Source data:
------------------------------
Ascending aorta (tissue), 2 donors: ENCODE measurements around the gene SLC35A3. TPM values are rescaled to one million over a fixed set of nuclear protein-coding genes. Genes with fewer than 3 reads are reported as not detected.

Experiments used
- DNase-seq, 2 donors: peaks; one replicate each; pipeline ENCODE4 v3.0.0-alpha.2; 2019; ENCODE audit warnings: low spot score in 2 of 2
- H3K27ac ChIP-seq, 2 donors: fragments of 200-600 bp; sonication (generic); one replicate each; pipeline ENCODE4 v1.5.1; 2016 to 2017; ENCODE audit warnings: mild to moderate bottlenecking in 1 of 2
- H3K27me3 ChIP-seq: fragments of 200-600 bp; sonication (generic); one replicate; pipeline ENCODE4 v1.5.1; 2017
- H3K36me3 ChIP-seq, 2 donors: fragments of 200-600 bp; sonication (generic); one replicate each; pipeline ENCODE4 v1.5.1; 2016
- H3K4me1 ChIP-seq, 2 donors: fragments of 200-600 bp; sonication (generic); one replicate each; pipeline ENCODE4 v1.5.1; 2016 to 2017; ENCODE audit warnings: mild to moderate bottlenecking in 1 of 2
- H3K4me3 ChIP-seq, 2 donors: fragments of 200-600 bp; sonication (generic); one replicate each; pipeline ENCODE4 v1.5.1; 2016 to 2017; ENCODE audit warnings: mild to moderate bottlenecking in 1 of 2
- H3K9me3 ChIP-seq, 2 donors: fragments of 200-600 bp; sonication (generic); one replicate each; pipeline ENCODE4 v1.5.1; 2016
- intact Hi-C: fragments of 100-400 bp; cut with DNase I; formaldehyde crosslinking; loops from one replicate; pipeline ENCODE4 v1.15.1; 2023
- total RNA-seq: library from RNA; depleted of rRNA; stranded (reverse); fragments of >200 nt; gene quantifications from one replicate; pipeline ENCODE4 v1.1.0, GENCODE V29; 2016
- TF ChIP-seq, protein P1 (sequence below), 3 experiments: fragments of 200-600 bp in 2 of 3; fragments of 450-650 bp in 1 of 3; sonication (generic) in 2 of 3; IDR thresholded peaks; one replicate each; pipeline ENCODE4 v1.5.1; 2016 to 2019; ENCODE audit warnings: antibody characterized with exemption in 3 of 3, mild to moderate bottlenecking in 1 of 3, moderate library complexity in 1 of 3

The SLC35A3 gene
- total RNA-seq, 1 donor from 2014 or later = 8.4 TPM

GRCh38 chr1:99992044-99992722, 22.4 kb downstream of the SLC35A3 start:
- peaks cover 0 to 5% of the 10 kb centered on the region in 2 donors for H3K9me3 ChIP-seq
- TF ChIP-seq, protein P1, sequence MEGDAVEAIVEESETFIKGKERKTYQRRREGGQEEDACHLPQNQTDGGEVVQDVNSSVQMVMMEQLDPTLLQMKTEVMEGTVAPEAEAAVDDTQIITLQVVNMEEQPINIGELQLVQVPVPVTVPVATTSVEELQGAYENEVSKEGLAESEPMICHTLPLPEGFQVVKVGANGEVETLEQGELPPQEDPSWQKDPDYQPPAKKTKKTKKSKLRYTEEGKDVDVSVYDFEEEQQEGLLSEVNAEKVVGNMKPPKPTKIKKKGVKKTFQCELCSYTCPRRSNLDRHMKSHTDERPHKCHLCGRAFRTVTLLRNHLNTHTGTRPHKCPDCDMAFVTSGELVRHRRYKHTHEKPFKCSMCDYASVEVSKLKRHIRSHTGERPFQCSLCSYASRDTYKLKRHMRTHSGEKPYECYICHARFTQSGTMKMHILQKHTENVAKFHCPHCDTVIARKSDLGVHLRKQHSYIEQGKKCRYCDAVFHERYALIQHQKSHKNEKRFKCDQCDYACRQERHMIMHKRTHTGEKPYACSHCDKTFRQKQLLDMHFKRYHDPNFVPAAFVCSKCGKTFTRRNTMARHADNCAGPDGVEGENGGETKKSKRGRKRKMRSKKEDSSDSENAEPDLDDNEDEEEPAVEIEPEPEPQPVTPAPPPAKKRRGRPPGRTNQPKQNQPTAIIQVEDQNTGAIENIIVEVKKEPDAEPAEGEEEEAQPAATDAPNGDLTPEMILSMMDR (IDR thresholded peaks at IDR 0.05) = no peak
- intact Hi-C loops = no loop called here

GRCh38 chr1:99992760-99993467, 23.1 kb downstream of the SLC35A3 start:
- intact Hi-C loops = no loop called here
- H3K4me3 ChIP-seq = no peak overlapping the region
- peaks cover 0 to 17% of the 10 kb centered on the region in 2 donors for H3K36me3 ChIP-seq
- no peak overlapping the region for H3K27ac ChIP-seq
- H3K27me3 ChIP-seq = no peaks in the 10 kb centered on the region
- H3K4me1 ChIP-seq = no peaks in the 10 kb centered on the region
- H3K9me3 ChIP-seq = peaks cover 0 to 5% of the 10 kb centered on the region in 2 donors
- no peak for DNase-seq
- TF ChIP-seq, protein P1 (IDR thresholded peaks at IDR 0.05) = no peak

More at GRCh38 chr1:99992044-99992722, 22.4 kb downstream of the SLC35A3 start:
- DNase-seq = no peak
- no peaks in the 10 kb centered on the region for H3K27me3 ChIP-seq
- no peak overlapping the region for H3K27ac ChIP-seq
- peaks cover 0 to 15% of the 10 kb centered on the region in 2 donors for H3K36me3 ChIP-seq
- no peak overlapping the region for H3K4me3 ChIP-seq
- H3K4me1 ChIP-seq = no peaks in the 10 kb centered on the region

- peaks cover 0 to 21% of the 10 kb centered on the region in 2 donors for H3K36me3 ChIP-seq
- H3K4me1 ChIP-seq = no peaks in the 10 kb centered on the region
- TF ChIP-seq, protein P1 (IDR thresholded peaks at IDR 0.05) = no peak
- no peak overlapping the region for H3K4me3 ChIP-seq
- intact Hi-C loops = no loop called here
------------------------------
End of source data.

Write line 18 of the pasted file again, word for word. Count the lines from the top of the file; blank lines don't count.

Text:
- intact Hi-C loops = no loop called here